Homeless youths struggle to escape the ‘circle of survival’
With need identified, United Way looks for ways to help local homeless youth
GREENVILLE — In working to better understand the local homeless youth population, Audrey Fleming is no longer surprised by each example she comes across.
Over the past year, the homeless youth community navigator for Montcalm and Ionia Counties, whose position is funded through a partnership between United Way Montcalm-Ionia Counties (UWMIC), the Montcalm Area Intermediate School District and EightCAP, has connected with hundreds of area students who lack what most people take for granted — a home.
From a middle school student who sleeps on a cot in a kitchen, desiring only to have a quiet place to do their homework, to the elementary student who has moved to temporary housing five different times and wants nothing but their own bedroom, Fleming said the lack of stability in the lives of these students is striking.
“We are now finding out a lot of information about our kids,” Fleming said. “We have a lot of students and schools that are opening up and sharing their experiences with us, helping us to understand where we are missing the mark on serving our homeless kids.”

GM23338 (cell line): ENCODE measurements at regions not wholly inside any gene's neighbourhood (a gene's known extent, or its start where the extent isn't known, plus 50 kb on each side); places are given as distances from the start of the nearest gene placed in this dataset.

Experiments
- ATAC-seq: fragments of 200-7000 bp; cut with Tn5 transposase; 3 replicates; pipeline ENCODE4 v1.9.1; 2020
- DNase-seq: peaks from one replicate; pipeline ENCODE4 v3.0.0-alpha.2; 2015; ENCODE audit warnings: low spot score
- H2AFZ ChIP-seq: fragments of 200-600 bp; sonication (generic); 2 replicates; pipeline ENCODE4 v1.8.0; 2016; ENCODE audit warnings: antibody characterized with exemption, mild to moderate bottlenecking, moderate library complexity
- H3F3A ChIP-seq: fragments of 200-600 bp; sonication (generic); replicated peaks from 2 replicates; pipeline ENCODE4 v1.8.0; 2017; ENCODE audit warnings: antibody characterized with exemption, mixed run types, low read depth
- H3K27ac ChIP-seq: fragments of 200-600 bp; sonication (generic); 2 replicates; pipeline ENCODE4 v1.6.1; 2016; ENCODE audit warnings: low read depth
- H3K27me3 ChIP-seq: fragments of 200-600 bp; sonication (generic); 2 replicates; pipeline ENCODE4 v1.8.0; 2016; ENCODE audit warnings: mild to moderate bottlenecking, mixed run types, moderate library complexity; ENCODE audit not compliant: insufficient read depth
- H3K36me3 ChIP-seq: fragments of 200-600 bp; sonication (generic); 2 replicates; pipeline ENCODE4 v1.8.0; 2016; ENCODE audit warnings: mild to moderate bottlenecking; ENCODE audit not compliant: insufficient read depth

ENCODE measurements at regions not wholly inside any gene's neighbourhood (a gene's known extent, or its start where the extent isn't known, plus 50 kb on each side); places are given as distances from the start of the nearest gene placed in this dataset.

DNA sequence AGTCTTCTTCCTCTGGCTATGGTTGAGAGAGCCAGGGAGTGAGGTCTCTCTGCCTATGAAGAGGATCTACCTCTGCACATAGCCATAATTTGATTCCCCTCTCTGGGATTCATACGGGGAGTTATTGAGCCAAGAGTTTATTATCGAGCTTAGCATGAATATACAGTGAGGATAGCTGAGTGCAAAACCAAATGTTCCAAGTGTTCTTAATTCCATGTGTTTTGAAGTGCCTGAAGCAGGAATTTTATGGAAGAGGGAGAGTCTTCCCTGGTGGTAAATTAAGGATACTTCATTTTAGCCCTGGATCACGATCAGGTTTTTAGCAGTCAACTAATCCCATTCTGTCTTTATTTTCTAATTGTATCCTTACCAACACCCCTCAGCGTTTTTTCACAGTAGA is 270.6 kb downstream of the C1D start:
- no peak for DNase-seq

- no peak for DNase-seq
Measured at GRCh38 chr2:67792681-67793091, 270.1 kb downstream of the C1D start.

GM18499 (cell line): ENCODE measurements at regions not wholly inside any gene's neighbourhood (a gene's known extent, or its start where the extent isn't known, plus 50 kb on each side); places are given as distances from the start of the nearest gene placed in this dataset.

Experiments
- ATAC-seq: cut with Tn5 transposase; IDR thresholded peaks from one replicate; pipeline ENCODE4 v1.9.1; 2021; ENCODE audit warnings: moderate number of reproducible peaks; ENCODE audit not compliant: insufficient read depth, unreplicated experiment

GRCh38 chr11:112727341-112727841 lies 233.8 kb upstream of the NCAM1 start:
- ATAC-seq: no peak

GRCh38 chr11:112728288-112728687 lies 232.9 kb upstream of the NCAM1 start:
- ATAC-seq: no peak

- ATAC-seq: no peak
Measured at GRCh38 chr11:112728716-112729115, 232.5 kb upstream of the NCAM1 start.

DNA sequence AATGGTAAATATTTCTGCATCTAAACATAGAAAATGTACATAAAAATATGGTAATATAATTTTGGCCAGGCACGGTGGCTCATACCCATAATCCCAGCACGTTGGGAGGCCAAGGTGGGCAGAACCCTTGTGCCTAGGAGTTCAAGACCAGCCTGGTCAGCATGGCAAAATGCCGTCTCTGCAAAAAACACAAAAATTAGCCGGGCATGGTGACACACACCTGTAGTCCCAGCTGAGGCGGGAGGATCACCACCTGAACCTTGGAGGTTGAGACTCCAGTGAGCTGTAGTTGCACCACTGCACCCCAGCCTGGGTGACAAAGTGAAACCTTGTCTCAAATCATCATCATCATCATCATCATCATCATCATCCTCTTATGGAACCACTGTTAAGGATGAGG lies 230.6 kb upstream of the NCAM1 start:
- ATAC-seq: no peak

And on the far end of the spectrum, the examples of homeless youths become far more dire.
“In one situation we have a parent who overdosed and now the student is choosing between earning their high school diploma or going to work to take care of their siblings,” UWMIC Executive Director Terri Legg said. “These kids don’t have the ability to see outside of their little circle of survival, to see that there’s more out there.”
Both Fleming and Legg presented at the monthly meeting of the Coalition of Greater Greenville on Dec. 15, invited by Greenville Area Chamber of Commerce Executive Director Paul Sischo to speak on the serious topic.
“This is really heavy stuff, but I think the days of pretending these things aren’t happening need to be behind us,” he said. “Agencies like United Ways are working with our communities, working on these issues. They can’t do everything, but together, we all can do something. So I would just encourage people to maybe spark something, to see where maybe you can step in with an organization that is close to your heart. It takes a village. It takes a whole community, together, to solve these types of issues that are really important.”
Both Fleming and Legg said that since Fleming was hired about a year ago, area agencies now have a much clearer picture of the reality of homeless youth.
Utilizing funds from the McKinney-Vento Homeless Assistance Act, Fleming has identified more than 300 area students between the two counties who are considered to be homeless.
“These are kids who are experiencing some form of homelessness, be it couch surfing, doubled up with another family, etc.,” she said. “This problem continues to grow. Unfortunately in our communities, we don’t have resources. There’s not a lot we can do to support our homeless students.”